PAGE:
Last Updated on May 5, 2015, by eNotes Editorial. Word Count: 429
With No Continuing City another young Irish poet emerges from the British end of the path beaten by Seamus Heaney. Michael Longley is going to have to get used to being mentioned in the same breath with Mr. Heaney: it is one of those misleading compliments that build you up while they slow you down. "A Personal Statement", one of the best poems in the book, is dedicated to Mr. Heaney, so one assumes that they are friends. There are certainly qualities they share: tight formal discipline, lion-in-your-lap evocation of things seen, and an utter rejection of the bogtrotting mythtery of the Celtic revival in all its phases. You feel with either man that a poem about the German light industry grouped around Shannon airport wouldn't be beyond his thematic boundaries. But there are non-Heaney qualities in this book that are immediately, sharply interesting in their own right.
For a start, there is Mr. Longley's open-faced and very welcome sense of humour: he has a touch of the Audenesque gift for reminding you, by an audacious placing of stresses within a normally slurred polysyllable, that a single word is itself an assembly. And then there is his imagery, which is often well observed and clearly evoked. You see it without special glasses and sometimes it is sprung on you with a suddenness that draws a gasp. Of his imagery, it could be said that too much of it remains attached to thematic emphases that are not wholly his. "The Osprey", for example, is the sheerest Wilburese right down to the 'nuff-said syntax of its clinching line…. And elsewhere his excellently carpentered poem "Camouflage" has all the stylish characteristics of the bottega that produced The Beautiful Changes. The volume as a whole is a bit short on personal subject matter, although it should be pointed out that where somebody has done one of his things before, Mr. Longley is nevertheless capable of doing at least as well. (The four poems on jazz are all good, none of them diminishing the subject, and the one on Fats Waller does a better job of capturing the great pianist's spirit than Larkin's comparable poem does on Bechet.) But the poems on classical themes—Circe, Nausicaa, Persephone, Narcissus—are rather ordinary in everything except accomplishment. It's in poems like "In Memoriam" and "Leaving Inishmore" (even with its heartsick MacNeicean sexiness) that the individual voice breaks right through and effortlessly captures our attention.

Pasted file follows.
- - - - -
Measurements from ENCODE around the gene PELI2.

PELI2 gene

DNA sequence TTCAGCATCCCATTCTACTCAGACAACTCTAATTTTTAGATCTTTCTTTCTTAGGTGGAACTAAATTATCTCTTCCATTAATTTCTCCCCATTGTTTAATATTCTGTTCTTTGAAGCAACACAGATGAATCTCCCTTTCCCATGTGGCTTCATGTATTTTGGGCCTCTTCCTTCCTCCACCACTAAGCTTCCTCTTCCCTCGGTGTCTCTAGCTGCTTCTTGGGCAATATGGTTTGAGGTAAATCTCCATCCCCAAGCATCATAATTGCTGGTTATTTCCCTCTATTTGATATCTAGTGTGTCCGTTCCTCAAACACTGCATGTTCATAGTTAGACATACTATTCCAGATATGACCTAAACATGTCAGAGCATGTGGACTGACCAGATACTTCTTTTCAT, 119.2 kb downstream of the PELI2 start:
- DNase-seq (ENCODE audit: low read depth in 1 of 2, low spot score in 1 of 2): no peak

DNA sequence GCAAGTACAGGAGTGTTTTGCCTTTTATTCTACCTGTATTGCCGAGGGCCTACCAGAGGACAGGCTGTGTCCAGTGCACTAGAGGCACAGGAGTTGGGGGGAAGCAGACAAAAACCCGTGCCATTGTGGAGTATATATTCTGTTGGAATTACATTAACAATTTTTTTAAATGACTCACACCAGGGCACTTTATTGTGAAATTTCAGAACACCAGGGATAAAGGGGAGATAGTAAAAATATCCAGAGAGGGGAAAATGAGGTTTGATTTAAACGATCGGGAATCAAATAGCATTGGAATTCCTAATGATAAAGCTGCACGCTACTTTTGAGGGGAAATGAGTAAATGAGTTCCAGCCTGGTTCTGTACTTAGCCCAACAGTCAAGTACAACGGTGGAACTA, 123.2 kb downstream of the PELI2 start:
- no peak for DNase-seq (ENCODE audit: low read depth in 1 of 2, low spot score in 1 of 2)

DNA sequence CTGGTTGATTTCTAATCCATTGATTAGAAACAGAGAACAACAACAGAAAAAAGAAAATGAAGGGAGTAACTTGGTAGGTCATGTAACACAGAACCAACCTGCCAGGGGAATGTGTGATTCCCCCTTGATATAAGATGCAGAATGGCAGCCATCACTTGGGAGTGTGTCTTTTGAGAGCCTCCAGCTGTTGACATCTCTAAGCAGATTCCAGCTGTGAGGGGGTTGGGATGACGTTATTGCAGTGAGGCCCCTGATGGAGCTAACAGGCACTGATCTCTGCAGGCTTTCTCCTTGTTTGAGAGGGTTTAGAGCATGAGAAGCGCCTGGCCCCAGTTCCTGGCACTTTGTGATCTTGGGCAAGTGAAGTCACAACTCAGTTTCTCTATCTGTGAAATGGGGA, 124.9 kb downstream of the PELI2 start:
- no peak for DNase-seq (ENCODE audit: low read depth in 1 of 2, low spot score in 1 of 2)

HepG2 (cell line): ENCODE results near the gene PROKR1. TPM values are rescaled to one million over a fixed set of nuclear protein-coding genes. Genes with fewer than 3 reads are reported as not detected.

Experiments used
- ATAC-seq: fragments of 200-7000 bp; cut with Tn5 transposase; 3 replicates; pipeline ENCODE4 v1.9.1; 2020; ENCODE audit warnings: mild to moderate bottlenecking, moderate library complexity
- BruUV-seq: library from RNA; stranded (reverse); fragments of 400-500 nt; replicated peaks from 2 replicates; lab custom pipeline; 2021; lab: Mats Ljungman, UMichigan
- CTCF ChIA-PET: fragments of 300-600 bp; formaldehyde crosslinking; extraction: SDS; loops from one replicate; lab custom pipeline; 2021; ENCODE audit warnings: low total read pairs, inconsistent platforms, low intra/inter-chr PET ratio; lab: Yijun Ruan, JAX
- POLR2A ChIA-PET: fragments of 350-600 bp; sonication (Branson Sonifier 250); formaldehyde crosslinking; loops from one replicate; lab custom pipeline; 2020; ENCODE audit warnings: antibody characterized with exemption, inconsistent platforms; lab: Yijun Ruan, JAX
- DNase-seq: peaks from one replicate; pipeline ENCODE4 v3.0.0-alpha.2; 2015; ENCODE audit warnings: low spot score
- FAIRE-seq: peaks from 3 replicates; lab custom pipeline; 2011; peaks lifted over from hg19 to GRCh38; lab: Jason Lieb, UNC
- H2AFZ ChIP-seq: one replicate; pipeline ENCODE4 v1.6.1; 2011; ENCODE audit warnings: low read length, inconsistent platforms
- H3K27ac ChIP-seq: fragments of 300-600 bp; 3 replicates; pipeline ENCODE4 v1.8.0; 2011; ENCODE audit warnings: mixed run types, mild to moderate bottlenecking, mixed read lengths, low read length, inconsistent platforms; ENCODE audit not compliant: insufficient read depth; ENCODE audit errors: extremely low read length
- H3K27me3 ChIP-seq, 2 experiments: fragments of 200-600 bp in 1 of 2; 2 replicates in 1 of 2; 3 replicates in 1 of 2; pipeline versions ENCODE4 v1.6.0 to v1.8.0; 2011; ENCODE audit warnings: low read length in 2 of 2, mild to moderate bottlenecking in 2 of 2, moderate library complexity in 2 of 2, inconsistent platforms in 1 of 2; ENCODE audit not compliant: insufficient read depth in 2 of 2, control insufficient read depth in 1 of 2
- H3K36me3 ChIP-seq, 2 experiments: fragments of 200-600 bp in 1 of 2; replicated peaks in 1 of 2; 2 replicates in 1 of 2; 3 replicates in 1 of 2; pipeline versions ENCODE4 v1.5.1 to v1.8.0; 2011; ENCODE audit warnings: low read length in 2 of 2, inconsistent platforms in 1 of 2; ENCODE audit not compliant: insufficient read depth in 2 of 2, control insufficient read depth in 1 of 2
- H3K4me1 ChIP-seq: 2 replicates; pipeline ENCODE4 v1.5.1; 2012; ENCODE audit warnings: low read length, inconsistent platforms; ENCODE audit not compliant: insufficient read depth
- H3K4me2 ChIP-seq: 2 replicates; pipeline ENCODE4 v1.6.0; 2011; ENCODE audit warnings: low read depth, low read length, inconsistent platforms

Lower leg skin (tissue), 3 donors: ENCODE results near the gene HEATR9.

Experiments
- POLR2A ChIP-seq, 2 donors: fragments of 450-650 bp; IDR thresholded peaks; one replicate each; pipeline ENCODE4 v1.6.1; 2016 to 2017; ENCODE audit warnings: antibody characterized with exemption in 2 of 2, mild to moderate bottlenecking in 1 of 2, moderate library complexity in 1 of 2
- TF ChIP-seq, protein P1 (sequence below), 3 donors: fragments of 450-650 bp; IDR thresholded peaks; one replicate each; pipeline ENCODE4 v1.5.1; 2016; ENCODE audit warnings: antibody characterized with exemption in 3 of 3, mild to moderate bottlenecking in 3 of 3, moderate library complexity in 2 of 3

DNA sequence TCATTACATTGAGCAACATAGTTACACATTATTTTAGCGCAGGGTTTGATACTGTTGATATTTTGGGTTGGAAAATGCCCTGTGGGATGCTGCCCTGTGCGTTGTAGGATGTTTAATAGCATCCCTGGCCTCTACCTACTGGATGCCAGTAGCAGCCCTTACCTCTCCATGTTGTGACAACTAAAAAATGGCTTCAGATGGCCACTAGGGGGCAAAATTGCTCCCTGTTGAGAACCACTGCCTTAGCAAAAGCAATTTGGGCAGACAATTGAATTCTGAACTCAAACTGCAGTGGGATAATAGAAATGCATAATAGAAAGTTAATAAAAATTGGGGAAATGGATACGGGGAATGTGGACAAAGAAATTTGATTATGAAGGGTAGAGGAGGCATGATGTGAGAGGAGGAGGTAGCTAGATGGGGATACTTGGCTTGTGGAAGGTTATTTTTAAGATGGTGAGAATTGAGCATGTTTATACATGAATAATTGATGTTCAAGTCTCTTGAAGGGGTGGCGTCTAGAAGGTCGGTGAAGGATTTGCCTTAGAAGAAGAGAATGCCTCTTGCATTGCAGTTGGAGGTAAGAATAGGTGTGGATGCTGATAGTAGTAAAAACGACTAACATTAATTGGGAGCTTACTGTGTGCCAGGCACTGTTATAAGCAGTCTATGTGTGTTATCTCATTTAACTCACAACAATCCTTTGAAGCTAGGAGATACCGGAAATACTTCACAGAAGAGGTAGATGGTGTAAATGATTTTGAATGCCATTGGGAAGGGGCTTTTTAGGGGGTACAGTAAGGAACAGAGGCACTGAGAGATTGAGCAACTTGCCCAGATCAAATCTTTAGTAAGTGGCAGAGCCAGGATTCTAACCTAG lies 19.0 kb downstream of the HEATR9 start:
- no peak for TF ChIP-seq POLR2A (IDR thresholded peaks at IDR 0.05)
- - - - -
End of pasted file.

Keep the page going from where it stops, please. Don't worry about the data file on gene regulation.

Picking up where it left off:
"Accomplished Carpentry," in The Times Literary Supplement (© Times Newspapers Ltd. (London) 1970; reproduced from The Times Literary Supplement by permission), No. 3546, February 12, 1970, p. 151.∗
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